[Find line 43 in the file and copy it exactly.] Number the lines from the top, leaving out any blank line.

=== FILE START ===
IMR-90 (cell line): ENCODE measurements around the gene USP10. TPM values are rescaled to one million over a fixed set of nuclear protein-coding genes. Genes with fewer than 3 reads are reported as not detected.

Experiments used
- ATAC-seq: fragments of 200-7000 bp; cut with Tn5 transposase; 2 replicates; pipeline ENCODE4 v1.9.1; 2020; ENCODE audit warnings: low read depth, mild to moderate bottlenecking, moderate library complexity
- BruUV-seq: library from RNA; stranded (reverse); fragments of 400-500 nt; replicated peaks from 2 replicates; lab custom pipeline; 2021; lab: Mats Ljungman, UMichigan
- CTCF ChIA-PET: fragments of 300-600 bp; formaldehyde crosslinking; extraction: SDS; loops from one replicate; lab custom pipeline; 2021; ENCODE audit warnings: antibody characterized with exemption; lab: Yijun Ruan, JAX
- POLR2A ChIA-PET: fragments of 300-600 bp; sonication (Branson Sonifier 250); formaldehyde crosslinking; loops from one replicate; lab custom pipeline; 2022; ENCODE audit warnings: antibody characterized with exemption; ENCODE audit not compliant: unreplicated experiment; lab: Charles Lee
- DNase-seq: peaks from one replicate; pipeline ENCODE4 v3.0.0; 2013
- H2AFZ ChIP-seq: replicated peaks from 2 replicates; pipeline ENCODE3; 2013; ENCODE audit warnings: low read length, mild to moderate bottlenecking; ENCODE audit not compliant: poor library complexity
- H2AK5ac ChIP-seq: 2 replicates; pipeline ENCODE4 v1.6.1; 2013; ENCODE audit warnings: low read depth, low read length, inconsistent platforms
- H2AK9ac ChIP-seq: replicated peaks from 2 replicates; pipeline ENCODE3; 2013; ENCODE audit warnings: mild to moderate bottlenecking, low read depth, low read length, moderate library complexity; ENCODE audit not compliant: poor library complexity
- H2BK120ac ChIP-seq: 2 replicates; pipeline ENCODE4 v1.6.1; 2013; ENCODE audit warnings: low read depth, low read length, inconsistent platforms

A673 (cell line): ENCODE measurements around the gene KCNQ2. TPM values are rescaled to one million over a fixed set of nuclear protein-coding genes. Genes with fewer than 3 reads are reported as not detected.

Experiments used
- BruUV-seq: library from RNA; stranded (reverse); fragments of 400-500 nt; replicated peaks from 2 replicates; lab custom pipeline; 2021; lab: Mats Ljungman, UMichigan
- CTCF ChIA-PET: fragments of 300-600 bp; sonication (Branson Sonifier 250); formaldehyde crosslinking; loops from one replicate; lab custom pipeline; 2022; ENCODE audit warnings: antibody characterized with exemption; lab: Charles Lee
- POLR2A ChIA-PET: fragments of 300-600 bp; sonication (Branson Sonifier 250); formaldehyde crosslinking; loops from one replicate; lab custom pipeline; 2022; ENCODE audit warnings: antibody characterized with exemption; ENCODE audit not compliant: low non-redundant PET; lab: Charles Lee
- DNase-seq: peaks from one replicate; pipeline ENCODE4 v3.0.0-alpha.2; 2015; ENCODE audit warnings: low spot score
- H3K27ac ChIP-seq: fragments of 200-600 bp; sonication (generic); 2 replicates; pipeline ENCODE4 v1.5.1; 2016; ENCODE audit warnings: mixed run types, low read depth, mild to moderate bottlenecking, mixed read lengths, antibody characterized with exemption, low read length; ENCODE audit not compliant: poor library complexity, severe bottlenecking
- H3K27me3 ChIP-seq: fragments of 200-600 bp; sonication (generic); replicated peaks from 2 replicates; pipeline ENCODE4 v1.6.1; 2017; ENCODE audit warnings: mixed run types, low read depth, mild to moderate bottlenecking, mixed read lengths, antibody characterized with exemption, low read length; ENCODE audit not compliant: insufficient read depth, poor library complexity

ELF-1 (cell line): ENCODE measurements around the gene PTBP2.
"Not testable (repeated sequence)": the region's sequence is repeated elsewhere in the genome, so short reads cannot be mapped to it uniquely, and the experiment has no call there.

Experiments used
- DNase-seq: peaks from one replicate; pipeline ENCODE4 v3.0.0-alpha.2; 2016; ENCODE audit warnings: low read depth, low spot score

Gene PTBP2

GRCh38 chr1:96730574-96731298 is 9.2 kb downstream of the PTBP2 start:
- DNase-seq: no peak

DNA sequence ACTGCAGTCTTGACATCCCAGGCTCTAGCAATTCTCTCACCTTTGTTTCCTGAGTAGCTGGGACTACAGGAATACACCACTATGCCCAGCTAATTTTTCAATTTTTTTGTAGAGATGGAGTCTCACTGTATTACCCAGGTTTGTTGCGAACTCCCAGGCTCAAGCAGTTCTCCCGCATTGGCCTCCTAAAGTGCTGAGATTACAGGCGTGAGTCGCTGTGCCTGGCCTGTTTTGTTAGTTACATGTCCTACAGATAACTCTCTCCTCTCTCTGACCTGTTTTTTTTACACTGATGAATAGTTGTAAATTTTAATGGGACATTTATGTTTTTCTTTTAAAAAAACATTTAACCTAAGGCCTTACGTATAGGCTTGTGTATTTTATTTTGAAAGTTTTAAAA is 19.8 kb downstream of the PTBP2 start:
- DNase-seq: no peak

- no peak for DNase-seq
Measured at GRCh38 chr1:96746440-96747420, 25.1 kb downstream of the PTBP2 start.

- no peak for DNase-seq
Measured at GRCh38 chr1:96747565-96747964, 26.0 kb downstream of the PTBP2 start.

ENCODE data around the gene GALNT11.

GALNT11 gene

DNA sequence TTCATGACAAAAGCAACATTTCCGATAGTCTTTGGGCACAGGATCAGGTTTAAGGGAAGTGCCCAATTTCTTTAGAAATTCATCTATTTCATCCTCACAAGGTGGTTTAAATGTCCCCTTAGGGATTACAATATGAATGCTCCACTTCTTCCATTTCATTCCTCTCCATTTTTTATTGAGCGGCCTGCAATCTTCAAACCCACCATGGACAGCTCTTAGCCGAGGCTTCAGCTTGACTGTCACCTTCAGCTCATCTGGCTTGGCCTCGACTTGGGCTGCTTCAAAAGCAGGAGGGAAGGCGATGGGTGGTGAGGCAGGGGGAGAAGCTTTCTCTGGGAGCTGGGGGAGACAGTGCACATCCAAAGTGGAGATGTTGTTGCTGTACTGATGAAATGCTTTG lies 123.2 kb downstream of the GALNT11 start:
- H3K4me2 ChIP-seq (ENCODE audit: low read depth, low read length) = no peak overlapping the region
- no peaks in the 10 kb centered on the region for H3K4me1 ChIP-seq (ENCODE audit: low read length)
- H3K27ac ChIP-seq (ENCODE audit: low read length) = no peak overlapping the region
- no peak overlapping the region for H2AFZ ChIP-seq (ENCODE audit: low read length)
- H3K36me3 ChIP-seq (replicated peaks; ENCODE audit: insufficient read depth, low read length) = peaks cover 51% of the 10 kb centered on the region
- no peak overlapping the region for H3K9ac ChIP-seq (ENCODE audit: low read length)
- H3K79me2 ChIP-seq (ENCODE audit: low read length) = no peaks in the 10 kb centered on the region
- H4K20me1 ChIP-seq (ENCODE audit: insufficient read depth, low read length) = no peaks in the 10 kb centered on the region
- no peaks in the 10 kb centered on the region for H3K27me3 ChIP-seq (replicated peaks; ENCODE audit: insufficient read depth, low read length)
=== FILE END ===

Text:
- H4K20me1 ChIP-seq (ENCODE audit: insufficient read depth, low read length) = no peaks in the 10 kb centered on the region